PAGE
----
Organizational capital, human capital and the humane firm: Opportunities and obstacles to wellbeing

Research output: Contribution to journalArticlepeer-review


One of John Tomer’s most significant scholarly contributions is his concept of organizational capital, which gradually linked to the notion of the human firm and, more precisely, to more humane ways of organizing the firm. This, in turn, he linked to increasing the extent of economic efficiency (x-efficiency) and the wellbeing of society. I place Tomer’s contribution in the modelling context of an extended x-efficiency theory of the firm. I examine the conditions under which the human firm is economically sustainable and the conditions most conducive to its adoption by firm decision-makers so as to develop a less hierarchical firm. I argue that it critically important to recognize the costs of making the firm more humane as well as modelling how and why the human firm is relatively more productive. But both the human and hierarchical firm are economically sustainable. Which one dominates depends on the preferences of firm decision-makers, the power relationship across firm members, and government policy. One can be stuck in a sub-optimal equilibrium where the lower productivity-x-inefficient firms dominates unless there are appropriate intervening factors.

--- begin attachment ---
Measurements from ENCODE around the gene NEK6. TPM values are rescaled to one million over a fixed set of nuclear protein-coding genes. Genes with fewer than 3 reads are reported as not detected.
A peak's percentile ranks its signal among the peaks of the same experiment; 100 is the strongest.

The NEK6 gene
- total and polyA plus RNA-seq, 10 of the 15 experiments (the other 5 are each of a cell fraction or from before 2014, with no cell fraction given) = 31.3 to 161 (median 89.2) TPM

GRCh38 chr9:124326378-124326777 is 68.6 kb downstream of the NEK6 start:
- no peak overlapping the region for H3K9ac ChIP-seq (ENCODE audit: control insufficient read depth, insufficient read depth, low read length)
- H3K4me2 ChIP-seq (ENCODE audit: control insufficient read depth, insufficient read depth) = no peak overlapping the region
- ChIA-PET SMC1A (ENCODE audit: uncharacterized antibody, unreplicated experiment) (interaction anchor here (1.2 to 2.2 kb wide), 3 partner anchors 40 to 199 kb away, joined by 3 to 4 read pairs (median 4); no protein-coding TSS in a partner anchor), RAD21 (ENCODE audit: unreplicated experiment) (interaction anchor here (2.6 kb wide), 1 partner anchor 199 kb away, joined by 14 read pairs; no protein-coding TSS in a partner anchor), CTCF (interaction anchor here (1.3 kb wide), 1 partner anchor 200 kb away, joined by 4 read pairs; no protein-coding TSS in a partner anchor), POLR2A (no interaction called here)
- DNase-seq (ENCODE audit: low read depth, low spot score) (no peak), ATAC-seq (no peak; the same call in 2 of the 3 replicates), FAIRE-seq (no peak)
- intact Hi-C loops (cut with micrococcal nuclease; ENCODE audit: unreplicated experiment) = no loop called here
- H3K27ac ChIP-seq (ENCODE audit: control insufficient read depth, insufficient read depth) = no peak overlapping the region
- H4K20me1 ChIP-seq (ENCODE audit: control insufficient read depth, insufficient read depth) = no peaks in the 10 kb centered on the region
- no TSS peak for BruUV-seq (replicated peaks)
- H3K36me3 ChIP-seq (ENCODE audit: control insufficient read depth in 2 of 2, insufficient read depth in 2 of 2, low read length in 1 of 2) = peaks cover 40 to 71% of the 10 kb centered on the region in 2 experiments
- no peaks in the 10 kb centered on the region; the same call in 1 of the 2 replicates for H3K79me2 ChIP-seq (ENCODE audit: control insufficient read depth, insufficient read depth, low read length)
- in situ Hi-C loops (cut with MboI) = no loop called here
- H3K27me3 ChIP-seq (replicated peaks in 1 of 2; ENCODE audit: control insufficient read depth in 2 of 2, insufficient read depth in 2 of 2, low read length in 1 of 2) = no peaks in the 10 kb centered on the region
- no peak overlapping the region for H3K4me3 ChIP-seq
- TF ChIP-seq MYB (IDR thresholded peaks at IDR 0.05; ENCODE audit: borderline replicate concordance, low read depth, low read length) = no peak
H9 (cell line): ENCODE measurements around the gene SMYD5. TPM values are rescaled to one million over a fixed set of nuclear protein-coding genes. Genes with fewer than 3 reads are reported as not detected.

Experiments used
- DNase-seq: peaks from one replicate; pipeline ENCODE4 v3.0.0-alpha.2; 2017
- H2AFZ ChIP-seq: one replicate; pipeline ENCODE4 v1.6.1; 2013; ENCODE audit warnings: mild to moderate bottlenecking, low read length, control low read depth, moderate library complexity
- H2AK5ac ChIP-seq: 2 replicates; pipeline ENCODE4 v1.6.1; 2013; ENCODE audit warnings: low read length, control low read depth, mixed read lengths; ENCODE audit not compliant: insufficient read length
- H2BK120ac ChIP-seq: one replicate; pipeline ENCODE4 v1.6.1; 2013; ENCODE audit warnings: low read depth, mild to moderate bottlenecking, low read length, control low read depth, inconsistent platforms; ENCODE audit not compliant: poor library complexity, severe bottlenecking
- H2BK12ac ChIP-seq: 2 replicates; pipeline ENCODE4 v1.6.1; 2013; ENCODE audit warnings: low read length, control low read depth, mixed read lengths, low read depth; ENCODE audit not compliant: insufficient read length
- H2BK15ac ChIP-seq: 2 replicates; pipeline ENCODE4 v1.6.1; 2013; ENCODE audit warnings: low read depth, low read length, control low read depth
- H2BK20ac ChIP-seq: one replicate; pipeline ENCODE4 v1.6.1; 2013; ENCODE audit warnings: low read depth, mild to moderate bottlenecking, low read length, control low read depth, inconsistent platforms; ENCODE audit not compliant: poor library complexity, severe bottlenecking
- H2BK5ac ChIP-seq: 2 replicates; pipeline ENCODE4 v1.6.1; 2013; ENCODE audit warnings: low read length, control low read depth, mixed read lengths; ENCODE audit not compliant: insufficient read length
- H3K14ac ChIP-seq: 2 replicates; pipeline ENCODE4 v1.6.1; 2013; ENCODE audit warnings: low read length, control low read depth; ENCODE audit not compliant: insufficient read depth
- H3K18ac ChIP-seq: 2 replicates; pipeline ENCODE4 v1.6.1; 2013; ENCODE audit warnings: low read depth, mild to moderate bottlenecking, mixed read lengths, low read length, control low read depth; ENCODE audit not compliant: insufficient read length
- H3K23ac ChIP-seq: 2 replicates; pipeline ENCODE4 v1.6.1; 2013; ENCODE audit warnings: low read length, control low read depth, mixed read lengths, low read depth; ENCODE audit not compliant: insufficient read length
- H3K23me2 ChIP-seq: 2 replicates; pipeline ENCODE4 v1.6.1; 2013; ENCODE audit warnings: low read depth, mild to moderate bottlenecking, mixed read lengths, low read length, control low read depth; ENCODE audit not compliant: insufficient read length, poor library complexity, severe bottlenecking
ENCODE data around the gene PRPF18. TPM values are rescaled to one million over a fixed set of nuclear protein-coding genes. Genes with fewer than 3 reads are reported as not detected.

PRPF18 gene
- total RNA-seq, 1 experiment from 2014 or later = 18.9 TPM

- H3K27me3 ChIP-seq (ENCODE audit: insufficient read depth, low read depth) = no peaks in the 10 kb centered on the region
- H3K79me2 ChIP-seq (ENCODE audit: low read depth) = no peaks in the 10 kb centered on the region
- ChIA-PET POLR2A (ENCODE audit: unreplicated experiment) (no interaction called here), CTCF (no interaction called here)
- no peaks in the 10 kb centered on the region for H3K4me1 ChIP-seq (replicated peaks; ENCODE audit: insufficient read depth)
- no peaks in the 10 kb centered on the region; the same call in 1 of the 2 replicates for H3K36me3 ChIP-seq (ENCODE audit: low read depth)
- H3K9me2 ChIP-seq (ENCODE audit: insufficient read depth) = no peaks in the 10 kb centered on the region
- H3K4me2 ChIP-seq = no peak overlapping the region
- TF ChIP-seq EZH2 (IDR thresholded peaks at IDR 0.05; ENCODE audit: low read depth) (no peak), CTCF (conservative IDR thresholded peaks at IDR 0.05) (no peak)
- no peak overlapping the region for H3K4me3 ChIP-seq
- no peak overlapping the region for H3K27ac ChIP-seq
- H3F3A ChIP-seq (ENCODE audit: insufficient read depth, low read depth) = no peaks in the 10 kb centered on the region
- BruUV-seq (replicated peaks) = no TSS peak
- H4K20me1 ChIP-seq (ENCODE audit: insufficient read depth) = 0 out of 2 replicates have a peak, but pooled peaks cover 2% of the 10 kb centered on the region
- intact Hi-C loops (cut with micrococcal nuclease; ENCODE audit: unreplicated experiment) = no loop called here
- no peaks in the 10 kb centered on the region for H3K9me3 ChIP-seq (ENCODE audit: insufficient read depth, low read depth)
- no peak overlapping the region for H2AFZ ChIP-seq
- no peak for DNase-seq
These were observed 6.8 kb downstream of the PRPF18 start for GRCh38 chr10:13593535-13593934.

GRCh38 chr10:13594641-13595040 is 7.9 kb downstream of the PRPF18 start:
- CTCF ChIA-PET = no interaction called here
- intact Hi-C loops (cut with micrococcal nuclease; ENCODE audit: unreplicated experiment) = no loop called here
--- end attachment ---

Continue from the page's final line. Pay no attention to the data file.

Original languageEnglish
Pages (from-to)39-46
Number of pages8
JournalJournal of Behavioral Economics for Policy
Issue numberS1
Publication statusPublished - Jun 2021


  • orgaization capital
  • human firm
  • x-efficiency
  • humane factors
  • ethics
  • power


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